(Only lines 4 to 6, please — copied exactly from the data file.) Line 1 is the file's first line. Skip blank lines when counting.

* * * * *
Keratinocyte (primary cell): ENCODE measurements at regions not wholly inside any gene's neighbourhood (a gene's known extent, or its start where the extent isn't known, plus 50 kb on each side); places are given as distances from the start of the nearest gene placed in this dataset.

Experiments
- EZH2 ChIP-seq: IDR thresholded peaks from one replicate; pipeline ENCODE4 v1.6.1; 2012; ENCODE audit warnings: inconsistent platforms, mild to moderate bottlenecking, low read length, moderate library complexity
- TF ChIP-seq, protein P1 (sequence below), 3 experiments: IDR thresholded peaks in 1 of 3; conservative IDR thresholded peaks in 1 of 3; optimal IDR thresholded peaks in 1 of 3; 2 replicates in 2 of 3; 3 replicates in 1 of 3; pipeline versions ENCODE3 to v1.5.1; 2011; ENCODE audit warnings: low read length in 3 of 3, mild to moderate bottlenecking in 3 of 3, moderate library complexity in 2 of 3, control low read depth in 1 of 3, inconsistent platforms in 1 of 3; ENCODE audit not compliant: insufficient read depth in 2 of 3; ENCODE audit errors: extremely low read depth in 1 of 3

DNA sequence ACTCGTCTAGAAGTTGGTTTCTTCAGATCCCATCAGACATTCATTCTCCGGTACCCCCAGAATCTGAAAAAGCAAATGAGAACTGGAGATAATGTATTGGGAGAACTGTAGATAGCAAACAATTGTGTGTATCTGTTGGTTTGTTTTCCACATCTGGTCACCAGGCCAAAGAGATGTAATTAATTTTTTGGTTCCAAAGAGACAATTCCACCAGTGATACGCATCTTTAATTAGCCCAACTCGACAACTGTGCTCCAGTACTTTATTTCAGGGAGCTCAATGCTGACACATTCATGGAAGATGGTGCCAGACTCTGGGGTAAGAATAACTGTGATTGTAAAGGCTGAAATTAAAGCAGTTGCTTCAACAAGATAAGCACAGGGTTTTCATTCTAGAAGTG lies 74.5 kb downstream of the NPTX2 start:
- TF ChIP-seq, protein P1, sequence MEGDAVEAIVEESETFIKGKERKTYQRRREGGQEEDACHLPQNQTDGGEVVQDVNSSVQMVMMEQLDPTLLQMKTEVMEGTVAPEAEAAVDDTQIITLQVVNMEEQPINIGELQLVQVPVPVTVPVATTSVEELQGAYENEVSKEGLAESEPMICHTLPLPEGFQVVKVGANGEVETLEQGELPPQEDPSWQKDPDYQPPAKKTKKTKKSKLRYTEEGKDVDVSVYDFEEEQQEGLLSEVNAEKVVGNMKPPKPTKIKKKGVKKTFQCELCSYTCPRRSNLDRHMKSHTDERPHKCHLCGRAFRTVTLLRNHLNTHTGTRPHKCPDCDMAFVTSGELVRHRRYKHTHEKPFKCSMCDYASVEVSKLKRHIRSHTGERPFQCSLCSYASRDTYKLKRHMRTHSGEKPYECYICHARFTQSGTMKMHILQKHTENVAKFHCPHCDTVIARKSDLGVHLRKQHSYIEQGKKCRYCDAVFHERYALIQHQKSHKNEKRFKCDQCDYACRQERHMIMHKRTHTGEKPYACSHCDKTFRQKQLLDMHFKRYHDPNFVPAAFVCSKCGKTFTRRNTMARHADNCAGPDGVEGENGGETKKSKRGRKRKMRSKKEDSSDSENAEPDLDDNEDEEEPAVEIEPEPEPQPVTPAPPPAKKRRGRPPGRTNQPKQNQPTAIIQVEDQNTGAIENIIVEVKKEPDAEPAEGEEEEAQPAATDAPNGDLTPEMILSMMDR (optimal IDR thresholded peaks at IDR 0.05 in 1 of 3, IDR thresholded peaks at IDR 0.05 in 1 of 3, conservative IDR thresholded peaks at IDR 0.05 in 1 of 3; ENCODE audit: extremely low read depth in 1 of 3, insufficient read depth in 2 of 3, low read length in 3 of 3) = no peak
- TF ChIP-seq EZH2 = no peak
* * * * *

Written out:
- TF ChIP-seq, protein P1 (sequence below), 3 experiments: IDR thresholded peaks in 1 of 3; conservative IDR thresholded peaks in 1 of 3; optimal IDR thresholded peaks in 1 of 3; 2 replicates in 2 of 3; 3 replicates in 1 of 3; pipeline versions ENCODE3 to v1.5.1; 2011; ENCODE audit warnings: low read length in 3 of 3, mild to moderate bottlenecking in 3 of 3, moderate library complexity in 2 of 3, control low read depth in 1 of 3, inconsistent platforms in 1 of 3; ENCODE audit not compliant: insufficient read depth in 2 of 3; ENCODE audit errors: extremely low read depth in 1 of 3

DNA sequence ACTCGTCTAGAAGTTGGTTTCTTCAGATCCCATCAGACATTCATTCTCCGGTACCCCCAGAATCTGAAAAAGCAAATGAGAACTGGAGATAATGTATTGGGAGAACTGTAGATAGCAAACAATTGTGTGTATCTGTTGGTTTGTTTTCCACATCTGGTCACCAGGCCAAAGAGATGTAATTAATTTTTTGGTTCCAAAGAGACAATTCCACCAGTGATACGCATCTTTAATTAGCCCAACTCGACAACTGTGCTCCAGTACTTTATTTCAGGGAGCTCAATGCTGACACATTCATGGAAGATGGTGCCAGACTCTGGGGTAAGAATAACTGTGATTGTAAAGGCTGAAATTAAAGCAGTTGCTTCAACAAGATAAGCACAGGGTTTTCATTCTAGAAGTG lies 74.5 kb downstream of the NPTX2 start:
- TF ChIP-seq, protein P1, sequence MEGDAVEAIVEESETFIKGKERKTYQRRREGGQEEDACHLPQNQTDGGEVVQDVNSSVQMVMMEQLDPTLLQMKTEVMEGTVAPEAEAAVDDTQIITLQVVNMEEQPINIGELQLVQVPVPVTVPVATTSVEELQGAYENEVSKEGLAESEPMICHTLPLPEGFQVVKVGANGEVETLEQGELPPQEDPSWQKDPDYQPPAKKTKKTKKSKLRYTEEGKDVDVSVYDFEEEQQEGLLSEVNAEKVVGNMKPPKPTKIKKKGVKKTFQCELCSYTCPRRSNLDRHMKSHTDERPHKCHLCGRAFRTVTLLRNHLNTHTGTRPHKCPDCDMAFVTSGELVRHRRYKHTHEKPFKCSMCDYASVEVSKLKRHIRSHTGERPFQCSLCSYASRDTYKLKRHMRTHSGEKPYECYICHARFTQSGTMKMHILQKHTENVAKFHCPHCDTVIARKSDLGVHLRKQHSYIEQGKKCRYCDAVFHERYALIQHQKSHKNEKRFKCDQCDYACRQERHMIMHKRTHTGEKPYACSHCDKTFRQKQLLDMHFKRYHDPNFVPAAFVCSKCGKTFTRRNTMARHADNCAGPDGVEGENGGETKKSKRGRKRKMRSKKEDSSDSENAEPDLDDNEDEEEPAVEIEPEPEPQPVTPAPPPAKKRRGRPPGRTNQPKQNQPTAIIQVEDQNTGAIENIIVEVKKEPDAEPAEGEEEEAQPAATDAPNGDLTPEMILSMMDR (optimal IDR thresholded peaks at IDR 0.05 in 1 of 3, IDR thresholded peaks at IDR 0.05 in 1 of 3, conservative IDR thresholded peaks at IDR 0.05 in 1 of 3; ENCODE audit: extremely low read depth in 1 of 3, insufficient read depth in 2 of 3, low read length in 3 of 3) = no peak